The sun is setting on solar energy
Solar energy was once considered the great environmental savior. Despite heavy investment around the world, the global financial crisis and stiff competition from China has led to oversupply and decreased value across the industry.
The global solar energy industry is dying a slow death. The industry which held such high hopes, and in which so many countries invested in recent years, is finding itself in a process of decline.
In the last decade Western governments invested hundreds of billions of dollars in subsidies and grants to develop the solar industry. Their basic assumption was that while this investment would demand great resources, returns would soon eclipse initial costs and the result would be economically viable for both country and consumer.
Following these steps, a frothy market was created and tremendous subsidies received, creating greenhouse conditions that led manufacturers to produce large quantities of solar panels with outdated technology that hadn’t changed in 20 years. In 2008, on the eve of the global economic crisis, solar companies' stocks peaked on the strength of continued federal support.
At the same time, strong players from the Far East entered the field. Large Chinese companies like Suntech Power Holdings and Yingli Green Energy Holding made competition impossible.
Spain was the first indication that the bubble was about to burst. A substantial portion of the world’s solar energy products were built in Spain in 2008, thanks to government subsidies promoting clean energy. But the worsening economic crisis that year led the Spanish government to significantly reduce subsidies and limit the number of planned solar devices.
Later, the subsidies offered by the German and Italian governments, two other leading producers in the region, were rolled back to force the local industry to become more efficient in the face of China’s aggressive entry into the market, which had introduced solar panels of German quality but with substantially lower prices. As a consequence of the increased competition, German companies were left with a huge stock of solar panels, leading to oversupply and a sharp decrease in prices.
Over the last year manufacturers around the word began to aggressively sell their excess stock in an attempt to generate cash and reduce supplies, leading to a slash in prices by dozens of percents and a subsequent domino effect.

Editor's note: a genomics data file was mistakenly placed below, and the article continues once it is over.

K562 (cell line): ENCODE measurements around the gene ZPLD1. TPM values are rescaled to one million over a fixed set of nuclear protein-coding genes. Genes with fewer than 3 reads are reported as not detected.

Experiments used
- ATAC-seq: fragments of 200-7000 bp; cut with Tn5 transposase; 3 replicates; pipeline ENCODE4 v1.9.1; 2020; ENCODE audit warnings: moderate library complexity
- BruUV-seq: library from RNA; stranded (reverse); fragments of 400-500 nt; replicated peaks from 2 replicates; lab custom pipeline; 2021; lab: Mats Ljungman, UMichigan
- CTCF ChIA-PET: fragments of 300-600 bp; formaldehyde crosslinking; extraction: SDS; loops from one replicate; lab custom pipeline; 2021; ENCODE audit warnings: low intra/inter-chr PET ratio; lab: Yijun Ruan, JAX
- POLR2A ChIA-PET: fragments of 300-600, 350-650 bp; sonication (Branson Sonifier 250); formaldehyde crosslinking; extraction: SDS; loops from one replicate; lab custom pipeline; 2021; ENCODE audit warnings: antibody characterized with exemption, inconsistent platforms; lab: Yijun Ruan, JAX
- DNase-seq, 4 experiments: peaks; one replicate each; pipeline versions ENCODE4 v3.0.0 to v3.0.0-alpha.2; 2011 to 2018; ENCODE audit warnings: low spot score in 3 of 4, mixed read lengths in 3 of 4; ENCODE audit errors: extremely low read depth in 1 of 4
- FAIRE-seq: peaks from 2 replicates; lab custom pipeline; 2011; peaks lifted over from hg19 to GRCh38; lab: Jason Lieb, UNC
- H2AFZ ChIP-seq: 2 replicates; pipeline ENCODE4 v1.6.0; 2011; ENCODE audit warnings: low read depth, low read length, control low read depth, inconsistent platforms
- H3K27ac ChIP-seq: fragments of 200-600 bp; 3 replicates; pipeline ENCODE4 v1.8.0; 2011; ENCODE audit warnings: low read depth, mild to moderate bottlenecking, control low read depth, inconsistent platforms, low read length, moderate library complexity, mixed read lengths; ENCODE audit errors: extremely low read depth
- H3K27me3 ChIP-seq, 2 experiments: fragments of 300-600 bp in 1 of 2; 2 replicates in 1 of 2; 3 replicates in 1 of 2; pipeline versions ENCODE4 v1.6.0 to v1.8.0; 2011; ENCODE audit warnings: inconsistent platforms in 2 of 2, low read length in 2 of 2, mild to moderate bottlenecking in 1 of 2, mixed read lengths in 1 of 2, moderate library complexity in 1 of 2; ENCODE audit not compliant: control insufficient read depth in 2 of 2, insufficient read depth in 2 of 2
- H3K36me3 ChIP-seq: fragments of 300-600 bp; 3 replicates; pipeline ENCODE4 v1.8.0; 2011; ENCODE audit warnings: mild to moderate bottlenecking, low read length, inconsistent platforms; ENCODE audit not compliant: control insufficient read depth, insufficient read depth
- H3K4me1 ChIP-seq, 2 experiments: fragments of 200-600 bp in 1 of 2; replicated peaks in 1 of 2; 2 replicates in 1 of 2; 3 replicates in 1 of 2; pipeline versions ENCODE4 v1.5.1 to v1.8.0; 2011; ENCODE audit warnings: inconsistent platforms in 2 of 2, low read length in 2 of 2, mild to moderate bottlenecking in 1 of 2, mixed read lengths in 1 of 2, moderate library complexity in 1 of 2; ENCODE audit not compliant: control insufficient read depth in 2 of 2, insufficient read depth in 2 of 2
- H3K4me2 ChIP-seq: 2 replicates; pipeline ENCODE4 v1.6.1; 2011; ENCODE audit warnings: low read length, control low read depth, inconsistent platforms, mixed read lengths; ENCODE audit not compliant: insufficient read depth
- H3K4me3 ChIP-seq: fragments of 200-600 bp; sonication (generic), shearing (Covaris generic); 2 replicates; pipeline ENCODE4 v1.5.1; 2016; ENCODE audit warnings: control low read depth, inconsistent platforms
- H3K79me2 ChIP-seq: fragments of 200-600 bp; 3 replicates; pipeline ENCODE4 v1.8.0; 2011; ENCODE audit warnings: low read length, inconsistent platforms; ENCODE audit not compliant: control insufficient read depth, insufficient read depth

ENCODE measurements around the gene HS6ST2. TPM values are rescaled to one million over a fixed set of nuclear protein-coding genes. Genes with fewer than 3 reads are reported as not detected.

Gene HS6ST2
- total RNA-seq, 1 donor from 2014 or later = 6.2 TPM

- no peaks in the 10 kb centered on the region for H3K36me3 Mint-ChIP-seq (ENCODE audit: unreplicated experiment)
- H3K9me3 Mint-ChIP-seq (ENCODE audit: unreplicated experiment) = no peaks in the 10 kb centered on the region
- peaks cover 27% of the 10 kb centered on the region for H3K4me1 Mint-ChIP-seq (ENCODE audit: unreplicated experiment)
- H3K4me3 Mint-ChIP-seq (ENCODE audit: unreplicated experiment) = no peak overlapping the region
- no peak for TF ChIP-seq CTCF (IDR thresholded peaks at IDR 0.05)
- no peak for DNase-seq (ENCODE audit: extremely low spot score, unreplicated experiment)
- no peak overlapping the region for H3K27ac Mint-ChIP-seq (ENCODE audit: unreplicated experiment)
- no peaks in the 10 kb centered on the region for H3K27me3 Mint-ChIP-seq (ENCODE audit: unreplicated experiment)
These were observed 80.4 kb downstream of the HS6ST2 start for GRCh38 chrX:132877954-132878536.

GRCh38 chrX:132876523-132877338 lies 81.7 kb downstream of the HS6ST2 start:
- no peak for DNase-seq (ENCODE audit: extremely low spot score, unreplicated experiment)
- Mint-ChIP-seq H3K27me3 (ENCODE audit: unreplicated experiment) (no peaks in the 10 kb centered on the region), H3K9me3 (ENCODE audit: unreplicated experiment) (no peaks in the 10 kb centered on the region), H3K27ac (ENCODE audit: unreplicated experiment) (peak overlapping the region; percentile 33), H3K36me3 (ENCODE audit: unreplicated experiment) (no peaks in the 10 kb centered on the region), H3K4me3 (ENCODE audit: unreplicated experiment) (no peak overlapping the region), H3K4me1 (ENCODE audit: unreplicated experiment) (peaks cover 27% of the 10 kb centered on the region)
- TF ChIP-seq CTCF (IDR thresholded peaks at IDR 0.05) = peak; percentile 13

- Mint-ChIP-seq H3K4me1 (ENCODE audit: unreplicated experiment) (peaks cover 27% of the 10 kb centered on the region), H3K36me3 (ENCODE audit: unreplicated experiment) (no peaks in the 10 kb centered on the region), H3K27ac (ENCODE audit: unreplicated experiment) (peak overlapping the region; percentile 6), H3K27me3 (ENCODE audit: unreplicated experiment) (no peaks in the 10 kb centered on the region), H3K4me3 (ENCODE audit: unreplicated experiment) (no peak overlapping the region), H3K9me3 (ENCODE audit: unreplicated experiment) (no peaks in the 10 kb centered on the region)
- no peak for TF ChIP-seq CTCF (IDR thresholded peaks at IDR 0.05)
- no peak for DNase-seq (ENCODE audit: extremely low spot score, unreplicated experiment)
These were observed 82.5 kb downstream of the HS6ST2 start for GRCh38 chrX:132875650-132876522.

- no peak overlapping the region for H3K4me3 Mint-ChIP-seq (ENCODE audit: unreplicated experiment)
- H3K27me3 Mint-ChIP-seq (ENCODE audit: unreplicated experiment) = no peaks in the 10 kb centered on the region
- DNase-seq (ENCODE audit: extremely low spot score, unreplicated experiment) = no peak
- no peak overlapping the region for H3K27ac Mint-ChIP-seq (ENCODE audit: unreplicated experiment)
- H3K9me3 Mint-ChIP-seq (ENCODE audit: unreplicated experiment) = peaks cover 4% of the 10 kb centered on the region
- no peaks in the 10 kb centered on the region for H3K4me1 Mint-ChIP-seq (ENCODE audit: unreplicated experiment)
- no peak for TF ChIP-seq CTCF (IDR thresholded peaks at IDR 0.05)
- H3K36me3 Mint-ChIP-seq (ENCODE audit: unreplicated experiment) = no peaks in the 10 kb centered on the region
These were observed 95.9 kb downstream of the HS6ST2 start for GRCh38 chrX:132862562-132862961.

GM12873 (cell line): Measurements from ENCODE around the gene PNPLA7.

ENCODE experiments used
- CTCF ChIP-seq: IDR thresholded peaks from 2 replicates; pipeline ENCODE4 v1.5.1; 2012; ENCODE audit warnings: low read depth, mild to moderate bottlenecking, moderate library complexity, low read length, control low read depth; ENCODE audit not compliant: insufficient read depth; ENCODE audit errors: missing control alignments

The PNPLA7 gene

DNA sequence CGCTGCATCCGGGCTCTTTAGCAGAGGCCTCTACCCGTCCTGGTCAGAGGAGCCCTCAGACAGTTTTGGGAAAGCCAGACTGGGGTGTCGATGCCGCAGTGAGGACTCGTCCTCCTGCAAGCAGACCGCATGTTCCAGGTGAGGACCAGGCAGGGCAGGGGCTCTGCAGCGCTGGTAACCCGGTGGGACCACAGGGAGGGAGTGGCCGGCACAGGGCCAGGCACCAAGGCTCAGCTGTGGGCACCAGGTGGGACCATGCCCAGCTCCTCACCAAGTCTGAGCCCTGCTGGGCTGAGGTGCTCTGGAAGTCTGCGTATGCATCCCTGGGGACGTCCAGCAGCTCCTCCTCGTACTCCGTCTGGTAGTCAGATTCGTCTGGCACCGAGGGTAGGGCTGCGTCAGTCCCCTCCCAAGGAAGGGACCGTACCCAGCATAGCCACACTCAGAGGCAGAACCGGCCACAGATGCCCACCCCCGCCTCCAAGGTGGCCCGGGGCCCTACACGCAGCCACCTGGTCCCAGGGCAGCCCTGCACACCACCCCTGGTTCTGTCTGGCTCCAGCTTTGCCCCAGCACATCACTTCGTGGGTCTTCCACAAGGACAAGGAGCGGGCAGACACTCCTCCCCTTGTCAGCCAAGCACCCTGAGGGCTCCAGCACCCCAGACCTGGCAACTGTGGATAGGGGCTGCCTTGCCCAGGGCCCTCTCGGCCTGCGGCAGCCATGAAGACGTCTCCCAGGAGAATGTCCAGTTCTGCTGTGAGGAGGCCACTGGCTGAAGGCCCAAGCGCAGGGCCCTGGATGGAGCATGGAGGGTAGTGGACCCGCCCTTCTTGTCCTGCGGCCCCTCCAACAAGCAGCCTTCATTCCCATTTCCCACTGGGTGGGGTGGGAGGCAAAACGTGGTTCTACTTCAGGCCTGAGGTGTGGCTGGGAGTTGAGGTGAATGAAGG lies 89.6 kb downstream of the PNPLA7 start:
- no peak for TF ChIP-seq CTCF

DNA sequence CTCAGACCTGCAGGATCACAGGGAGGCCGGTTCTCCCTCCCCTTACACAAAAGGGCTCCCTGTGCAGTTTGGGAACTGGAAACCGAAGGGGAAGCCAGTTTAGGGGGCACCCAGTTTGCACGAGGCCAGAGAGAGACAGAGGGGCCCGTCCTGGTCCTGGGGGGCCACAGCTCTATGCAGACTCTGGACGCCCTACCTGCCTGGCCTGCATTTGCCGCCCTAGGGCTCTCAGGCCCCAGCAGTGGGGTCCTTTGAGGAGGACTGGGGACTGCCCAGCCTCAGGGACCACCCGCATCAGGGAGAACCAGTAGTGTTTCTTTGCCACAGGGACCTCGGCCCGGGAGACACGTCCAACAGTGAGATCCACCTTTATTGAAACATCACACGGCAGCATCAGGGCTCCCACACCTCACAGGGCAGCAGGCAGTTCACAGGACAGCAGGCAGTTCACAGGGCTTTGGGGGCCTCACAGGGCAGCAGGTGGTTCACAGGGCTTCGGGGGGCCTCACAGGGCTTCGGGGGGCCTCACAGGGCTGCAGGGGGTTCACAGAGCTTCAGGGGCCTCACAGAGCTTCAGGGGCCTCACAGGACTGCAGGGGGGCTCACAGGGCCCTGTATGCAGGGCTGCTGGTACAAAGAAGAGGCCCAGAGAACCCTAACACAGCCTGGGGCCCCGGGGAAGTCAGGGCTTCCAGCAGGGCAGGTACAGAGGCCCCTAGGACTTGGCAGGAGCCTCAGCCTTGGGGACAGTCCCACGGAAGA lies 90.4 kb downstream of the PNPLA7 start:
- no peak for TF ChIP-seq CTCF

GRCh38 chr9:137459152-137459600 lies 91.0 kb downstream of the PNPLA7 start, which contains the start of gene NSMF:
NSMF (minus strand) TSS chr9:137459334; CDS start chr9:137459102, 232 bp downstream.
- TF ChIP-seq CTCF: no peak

Leading manufacturing firms, like the German Q-Cells company (formerly the world's largest manufacturer), Solyndra, Evergreen Solar, and others, collapsed in recent months. Stock prices of all the other companies, including Chinese ones, fell by dozens of percentage points.
Today there is serious concern over the future of solar companies in Germany. In light of everything that happened last year, it’s hard to predict the future of the entire industry. But the decline of the industry in its current form is a unique opportunity for innovative companies with new technology who previously did not benefit from government subsidies and are now in prime position to enter the playing field.
The solar field is waiting for Israel
Recently the Israel government decided to prioritize investment in advanced electricity-generation technology. The Energy and Water Resources Ministry is allocating a measly quota of 50 MW for generation by pioneering facilities using renewable sources.
In accordance with instructions from the government, prioritizing unique technological advances in the solar field aims to strengthen the country's standing as an advanced power in the solar field.
The Israeli government must place renewable energy at the top of its national agenda. The quota of 50MW pales into insignificance compared with the vast allocation of subsidies in support of outdated technologies. But it does show a change in priorities.
The writer is a partner at the law firm Arad & Co, and represents technology companies and manufacturers in the solar energy field.